March 8, 2019, by Rob Ounsworth

On International Women’s Day, meet some inspirational people dedicated to transforming lives

The University of Nottingham is proud to celebrate International Women’s Day – and to give a shout out for our exceptional colleagues who are dedicated to transforming lives through research.

What inspires these remarkable people?

It’s a question we always ask as we tell the stories behind their discoveries in Vision, the University’s research and knowledge exchange magazine.

Here’s  a snapshot:

Dr Sara Goodacre: web wonders

Dr Goodacre is a Research Councils UK Research Fellow and an Associate Professor in the School of Life Sciences. At the Spiderlab, she works on a range of evolutionary, population and conservation genetic studies, using spiders as model systems:

“Spiders are models for the study of evolution.  Spiders also get a reaction – they’re a remarkable tool with which to reach out to people through our research.

“Take spider silk. Is this not the most amazing substance on the planet? It can be a thousand times finer than human hair, yet it has incredible strength and flex – and it even has a memory. Twist it multiple times, let it go and it returns exactly to its starting place. It would be incredibly useful to copy this in man-made materials.”

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Denise Mclean: making research happen
Denise Mclean is a senior technician with the School of Life Sciences. She also finds time to inspire young people, raise the profile of women in science and celebrate the Caribbean community:

“I’ve been blessed. I work in an area that I thoroughly enjoy. At times it’s challenging. Every researcher wants to answer different scientific questions. With the expertise I’ve gained here, I can modify procedures to answer these – and give them some really great images to go away with.

“Over at the Queen’s Medical Centre, I do plenty of work with Ophthalmology, looking at bacterial infection in the eye. Here at the Nanoscale and Microscale Research Centre, I carry out commercial work on behalf of clients; for example, I produce images of hair samples. I’ve worked with plant scientists, the vet school…and supported brain studies for the School of Psychology.”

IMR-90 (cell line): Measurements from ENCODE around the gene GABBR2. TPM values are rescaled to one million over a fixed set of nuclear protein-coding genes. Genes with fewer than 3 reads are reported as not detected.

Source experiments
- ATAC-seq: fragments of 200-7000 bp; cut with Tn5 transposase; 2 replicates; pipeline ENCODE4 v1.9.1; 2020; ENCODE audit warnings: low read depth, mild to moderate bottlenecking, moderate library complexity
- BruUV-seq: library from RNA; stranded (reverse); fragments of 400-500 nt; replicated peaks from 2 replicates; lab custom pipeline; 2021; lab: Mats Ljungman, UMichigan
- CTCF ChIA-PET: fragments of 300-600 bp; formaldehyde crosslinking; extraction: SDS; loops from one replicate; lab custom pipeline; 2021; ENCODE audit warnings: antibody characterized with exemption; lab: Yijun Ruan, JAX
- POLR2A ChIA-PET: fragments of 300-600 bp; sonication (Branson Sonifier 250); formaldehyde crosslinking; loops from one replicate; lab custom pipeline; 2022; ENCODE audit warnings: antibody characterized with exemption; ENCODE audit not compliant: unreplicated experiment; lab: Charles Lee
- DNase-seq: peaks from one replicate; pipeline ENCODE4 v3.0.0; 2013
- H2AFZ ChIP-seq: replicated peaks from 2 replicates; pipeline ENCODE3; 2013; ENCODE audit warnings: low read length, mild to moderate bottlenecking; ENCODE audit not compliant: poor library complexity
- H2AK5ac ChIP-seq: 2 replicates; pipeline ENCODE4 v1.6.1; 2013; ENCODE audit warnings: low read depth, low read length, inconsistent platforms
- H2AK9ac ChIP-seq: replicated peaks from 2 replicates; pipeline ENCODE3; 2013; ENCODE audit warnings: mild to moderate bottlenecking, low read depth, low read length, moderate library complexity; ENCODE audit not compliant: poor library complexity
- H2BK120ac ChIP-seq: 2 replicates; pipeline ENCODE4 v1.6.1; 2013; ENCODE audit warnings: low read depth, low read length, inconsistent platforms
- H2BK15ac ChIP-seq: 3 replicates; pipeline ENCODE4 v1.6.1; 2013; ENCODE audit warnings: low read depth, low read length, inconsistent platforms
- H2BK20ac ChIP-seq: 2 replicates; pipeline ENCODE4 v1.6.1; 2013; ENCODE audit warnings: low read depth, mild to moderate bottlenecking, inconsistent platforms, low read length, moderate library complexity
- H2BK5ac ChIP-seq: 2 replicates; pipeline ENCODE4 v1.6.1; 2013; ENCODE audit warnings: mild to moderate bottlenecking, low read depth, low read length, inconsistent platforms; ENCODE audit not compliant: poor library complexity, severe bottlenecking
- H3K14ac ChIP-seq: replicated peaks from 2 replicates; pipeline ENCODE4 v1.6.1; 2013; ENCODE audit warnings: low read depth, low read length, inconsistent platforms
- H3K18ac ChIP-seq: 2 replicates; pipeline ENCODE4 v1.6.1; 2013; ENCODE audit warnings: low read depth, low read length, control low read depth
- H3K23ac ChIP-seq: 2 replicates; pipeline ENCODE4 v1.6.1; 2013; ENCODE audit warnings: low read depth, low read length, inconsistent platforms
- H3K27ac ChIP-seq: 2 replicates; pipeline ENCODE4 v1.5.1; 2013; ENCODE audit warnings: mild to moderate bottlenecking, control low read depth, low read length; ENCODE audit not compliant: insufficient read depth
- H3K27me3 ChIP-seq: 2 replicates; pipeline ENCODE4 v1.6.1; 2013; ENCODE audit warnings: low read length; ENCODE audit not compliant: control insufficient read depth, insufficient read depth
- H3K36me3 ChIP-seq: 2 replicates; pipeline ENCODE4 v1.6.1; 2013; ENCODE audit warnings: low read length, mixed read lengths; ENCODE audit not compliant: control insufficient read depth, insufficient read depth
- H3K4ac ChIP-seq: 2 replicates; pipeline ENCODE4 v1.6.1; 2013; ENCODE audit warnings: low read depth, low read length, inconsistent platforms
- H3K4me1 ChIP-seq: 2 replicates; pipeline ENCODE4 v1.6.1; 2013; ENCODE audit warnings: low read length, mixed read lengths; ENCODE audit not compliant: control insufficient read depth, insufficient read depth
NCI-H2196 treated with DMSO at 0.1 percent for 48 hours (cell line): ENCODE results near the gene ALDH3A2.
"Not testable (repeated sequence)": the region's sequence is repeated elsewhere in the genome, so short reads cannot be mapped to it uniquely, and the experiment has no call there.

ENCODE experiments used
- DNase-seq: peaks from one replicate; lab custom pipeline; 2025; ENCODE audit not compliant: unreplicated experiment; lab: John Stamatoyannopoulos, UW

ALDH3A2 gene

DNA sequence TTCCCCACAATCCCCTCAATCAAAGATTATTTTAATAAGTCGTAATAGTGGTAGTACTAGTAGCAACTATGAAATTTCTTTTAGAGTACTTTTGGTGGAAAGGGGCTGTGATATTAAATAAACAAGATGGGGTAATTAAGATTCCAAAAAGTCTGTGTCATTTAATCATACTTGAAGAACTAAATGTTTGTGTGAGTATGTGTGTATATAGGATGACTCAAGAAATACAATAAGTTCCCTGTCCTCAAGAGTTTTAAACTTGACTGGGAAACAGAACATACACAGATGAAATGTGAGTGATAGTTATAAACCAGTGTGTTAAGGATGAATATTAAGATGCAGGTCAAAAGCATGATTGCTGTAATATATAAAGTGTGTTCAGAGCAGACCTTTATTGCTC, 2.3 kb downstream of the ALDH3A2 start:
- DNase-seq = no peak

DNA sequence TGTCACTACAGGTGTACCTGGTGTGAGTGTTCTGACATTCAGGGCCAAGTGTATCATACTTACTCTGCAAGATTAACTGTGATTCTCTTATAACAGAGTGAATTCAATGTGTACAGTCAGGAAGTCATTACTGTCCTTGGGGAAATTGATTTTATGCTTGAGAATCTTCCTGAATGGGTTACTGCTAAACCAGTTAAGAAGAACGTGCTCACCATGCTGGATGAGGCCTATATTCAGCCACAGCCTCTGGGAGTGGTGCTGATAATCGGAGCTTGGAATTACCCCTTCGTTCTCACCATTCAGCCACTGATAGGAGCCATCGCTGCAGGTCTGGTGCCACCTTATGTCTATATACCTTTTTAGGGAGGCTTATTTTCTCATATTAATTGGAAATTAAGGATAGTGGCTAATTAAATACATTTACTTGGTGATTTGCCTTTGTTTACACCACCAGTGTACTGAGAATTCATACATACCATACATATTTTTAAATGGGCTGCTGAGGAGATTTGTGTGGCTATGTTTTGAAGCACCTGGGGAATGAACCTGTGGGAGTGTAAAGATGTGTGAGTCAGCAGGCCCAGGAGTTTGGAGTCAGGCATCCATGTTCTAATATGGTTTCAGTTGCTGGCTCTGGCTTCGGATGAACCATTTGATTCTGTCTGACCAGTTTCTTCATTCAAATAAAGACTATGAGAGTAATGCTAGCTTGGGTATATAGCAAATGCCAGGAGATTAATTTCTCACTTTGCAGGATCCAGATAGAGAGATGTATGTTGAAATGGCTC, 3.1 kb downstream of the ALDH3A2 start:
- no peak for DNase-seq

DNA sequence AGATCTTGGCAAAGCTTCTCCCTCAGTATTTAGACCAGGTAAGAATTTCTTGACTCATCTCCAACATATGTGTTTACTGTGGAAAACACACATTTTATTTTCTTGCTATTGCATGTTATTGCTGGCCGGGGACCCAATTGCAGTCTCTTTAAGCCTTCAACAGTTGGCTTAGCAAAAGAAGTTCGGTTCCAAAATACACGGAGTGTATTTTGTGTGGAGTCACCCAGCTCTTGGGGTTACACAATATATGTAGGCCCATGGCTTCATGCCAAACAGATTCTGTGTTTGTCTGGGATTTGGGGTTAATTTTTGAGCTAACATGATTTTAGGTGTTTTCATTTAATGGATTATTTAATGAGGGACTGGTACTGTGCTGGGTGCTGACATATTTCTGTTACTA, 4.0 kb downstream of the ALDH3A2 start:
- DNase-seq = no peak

The University’s new Breast Cancer Research Centre also offers the prospect of supporting further research.

“The projects are really varied; that’s why I’m still here and why I still enjoy it after all these years.”

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Dr Rachael Clawson: drawing back the veil

Dr  Clawson is s Assistant Professor in Social Work, School of Sociology and Social Policy and the lead researcher of a major study that is looking at forced marriage of people with learning disabilities. She works with the Government’s Forced Marriage Unit and wrote multi-agency guidelines that are used every day by social workers and care professionals:

“If you think about forced marriage you probably visualise a young woman being forced to marry against her will, perhaps in a foreign country, possibly to a much older man. While some cases do fit this stereotype, there are also many that are rather different in nature.

“What is often forgotten is that some people who are forced to marry not only have not given their consent, but cannot. This is because some people with learning disabilities do not have the capacity to understand what marriage is or to choose to get married. When people with learning disabilities are forced to marry in such circumstances, the consequences can be devastating, including physical and sexual assault, emotional harm and abandonment.”

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Posted in research